Did you know that the Impressionist painters had to make their own paint? Not mix paint. No, they actually had to make their own paint. They couldn’t just buy it in tubes from a store!
How Impressionists Made Paint
See those pots of colors? Inside are ground up pigments made of all different kind of materials found in nature to make paint.
Canvases too had to be made by each artist! They couldn’t buy a canvas from an art store. Instead, they bought fabric, used wood to create a frame, nailed the canvas to a the wooden frame and then prepared the canvas with a substance called gesso. It’s made of gypsum and can be painted onto the canvas to “prime” it.
My girls and I enjoyed learning about how the Impressionists created their art at the Museum of Fine Arts in Boston surrounded by their paintings.
Rouen Cathédrale Façade and Tour d’Albane (Morning Effect), 1894. Oil on canvas. Claude Monet
What’s interesting about this painting is that the light on the church is completely made up! Monet is not painting what he saw, instead combining light on the church at different times of the day over a period of months.
Make Your Own Paint Project with Kids
Using the DIY Impressionists as inspiration, our art project is to paint like the Impressionists using paint we mix ourselves. We are going to make our own sidewalk chalk paint. Next, we will use one of their paintings as inspiration to create our own masterpiece. You can use this paint outside on the sidewalk if you are enjoying nice weather. We are in the dead of winter so we will paint on small postcard size pieces of paper.
Warning: This paint is temporary. When it dries, it flakes off. If you want to save your image, be sure to take a photo of it when it is still wet. When it dries, the painting crumbles and flakes off.
DIY Sidewalk chalk paint for Kids
1:1 ratio of cornstarch to water. Do you know what a ratio is? Quick math lesson! A ratio is a proportion. Use any measuring spoon. What this means is that you use 1 of cornstarch to 1 of water. So…
1 tablespoons of cornstarch to 1 tablespoon of water
1 teaspoons of cornstarch to1 teaspoons of water
We ended up using 2 tablespoons of cornstarch with 2 tablespoons of water and about 3 drops of food coloring per color.
What can we use to COLOR our homemade sidewalk chalk paint? In modern times, we’d use food coloring, but back in Monet’s time, they would use:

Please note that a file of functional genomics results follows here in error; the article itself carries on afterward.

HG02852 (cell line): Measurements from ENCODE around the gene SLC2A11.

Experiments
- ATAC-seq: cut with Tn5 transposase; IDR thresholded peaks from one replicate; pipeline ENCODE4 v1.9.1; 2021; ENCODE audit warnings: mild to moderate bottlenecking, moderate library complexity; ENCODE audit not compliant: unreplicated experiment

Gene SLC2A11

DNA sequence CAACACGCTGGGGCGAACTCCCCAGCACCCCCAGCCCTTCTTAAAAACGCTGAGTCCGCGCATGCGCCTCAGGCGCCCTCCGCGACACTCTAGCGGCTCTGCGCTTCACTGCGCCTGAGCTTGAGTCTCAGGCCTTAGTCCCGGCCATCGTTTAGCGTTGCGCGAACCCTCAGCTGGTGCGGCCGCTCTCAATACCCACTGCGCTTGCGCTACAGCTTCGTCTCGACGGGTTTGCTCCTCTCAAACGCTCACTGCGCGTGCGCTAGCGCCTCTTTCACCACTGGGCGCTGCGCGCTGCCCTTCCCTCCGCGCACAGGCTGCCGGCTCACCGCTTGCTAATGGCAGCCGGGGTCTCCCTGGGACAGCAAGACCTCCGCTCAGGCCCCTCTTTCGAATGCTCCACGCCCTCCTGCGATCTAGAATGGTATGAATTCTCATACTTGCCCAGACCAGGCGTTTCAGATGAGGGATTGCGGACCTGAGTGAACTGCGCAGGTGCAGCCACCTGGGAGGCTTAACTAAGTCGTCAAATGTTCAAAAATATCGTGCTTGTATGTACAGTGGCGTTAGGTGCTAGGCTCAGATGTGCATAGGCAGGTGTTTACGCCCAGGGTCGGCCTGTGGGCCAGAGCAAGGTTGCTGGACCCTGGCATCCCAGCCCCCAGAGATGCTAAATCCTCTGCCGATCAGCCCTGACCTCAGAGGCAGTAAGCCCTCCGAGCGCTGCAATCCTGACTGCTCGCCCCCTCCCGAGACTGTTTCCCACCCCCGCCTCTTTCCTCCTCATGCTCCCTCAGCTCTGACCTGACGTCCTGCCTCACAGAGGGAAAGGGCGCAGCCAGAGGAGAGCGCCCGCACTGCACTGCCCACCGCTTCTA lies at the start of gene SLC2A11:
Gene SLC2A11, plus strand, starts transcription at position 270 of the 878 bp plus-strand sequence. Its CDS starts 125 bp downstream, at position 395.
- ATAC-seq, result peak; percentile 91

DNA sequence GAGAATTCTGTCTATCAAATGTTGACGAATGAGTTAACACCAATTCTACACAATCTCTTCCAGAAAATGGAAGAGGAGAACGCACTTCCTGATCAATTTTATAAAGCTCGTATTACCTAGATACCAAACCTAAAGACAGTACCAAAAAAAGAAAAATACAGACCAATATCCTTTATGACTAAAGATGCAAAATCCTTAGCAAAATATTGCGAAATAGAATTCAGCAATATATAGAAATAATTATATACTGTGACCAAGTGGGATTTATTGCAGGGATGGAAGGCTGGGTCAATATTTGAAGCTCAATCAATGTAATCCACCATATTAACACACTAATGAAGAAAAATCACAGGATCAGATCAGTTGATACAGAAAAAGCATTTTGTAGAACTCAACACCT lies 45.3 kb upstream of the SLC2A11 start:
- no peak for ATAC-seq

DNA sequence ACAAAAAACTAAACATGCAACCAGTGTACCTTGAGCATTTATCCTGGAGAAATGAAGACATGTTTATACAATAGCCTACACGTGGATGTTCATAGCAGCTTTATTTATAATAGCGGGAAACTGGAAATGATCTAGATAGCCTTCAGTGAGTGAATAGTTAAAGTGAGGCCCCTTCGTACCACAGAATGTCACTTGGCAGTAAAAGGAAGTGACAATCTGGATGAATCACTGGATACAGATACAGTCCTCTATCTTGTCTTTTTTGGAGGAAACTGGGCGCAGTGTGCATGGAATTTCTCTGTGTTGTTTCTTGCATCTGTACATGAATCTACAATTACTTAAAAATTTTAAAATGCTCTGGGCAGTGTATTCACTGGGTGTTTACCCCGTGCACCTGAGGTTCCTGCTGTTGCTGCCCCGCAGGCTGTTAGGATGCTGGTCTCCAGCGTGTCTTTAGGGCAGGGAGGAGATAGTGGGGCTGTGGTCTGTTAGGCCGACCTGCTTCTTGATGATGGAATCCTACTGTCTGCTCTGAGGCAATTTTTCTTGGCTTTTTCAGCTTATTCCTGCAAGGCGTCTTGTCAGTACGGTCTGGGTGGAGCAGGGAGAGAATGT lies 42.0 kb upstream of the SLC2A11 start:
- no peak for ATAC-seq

- Red Earth
- Yellow Earth
- Carbon Black from the fire
or extracts from plants or berries
or semi-precious gems
- Lapis Lazuli
Using our sidewalk chalk paint colored with food coloring (or chalk pastel or sidewalk chalk), let’s paint on paper or outside on the sidewalk in the style of Impressionists.
Here are some famous paintings from the Museum of Fine Arts in Boston as inspiration. You can paint whatever you want! Make it up or copy one of these paintings or combine the two. Anything goes!
Houses at Auvers, 1890, Vincent Van Gogh.
Water Lilies, 1907, Claude Monet.
Children on the Seashore, Guernsey about 1883, Pierre-Auguste Renoir.
Impressionist Art Project for Kids Making Your Own Paint
This is what we painted using our sidewalk chalk paint in the style of an Impresssionist.
PickyKidPix tried to emulate the texture in Van Gogh’s paintings. I think that worked really well!
Grasshopper and Sensei painted this lovely piece inspired by Monet’s Water Lilies.
My painting was inspired by Signac’s The Pink Cloud.
Impressionist Books for Kids
If you want to read books about Impressionist artists, here are a few lovely picture books.
This wonderful picture book is practically like a visit to Claude Monet’s garden and does a great job explaining what Impressionism is in a fun and accessible way for kids.
This charming time travel picture kit gives Katie and the reader a lesson in Impressionist Art when Katie is transported into a Claude Monet painting.
Kids can color, punch out and display 22 Impressionist works from the Musee d’Orsay and turn them into their own art masterpieces.
Thank you to Critters and Crayons for this great book recommendation!
Babar’s Museum of Art by Laurent de Brunhoff
Click on image of book to examine at Amazon or here to see at Barnes and Noble.